[…] WHEREAS, the growth and concentration of short term rental land uses within areas zoned for single family and multifamily use disrupt and adversely affect the residential fabric of the neighborhood by replacing more permanent residents with transient users that do not have the same sense of attachment and affiliation to the neighborhood and it’s residents as than do longer term residents; and […]

Boesch’s response:

[…] What facts support this?  Also, this statement could as easily apply to long-term renters.  It is believed that owners of STRs take better care of their properties than the lessees of long-term rentals.  The marketplace assures that owners of STRs get more business if they take care of their properties.  Again, supporting Jeff Morgan’s point.

More important is the Zaatari case.  The interests Austin sought to protect are almost identical to ours:

  • Public-health concerns about overoccupancy affecting the sewage system and creating fire hazards and about “bad actor” tenants who dump trash in the neighborhood and urinate in public; • public-safety concerns regarding strangers to neighborhoods, public intoxication, and open drug use; • general-welfare concerns about noise, loud music, vulgarity, and illegal parking; and • the negative impact on historic Austin neighborhoods, specifically concerns of residents that that short-term rentals alter a neighborhood’s quality of life and affect housing affordability.

The court responded to these concerns as follows:

More importantly, nothing in the record supports a conclusion that a ban on type-2 rentals would resolve or prevent the stated concerns.In fact, many of the concerns cited by the City are the types of problems that can be and already are prohibited by state law or by City ordinances banning such practices. See Tex. Penal Code §§ 42.01 (disorderly conduct), 49.02 (public intoxication); Austin, Tex., Code §§ 9-2-1–9-2-65 (noise ordinance), 9-4-15 (prohibiting public urination and defecation), 10-5-42–10-5-45 (littering ordinance), 12-5-1–12-2-44 (parking ordinance). Relatedly, nothing in the record shows that these issues have been problems with or specific to short-term rentals in the past. To the contrary, the record shows that, in the four years preceding the adoption of the ordinance, the City did not issue a single citation to a licensed short-term rental owner or guest for violating the City’s noise, trash, or parking ordinances. And during this same four-year period, the City issued notices of violations—not citations—to licensed short-term rentals only ten times: seven for alleged overoccupancy, two for failure to remove trash receptacles from the curb in a timely manner, one for debris in the yard, and none for noise or parking issues. And the City has not initiated a single proceeding to remove a property owner’s short-term rental license in response to complaints about parties. Further, the record shows that short-term rentals do not receive a disproportionate number of complaints from neighbors. In fact, as the City acknowledges, “short-term *190 rental properties have significantly fewer 311 calls and significantly fewer 911 calls than other single-family properties.”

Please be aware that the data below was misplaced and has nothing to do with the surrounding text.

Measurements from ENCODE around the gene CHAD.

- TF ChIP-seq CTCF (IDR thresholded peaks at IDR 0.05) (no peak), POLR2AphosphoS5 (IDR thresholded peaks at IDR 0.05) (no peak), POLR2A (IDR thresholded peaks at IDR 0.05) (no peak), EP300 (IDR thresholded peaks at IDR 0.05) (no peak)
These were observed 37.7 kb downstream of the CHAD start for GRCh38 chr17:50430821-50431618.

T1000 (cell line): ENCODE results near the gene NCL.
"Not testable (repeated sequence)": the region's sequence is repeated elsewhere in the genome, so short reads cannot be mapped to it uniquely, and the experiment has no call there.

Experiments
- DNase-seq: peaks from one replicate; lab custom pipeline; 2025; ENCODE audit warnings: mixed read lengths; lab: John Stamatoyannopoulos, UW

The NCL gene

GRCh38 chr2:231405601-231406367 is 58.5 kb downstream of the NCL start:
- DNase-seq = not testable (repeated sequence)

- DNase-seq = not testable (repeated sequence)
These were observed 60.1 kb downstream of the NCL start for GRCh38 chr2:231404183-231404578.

. . .

In sum, based on the record before us, we conclude that the purported public interest served by the ordinance’s ban on type-2 short-term rentals cannot be considered compelling.The City did not make express findings as to the ordinance. [Emphasis added.]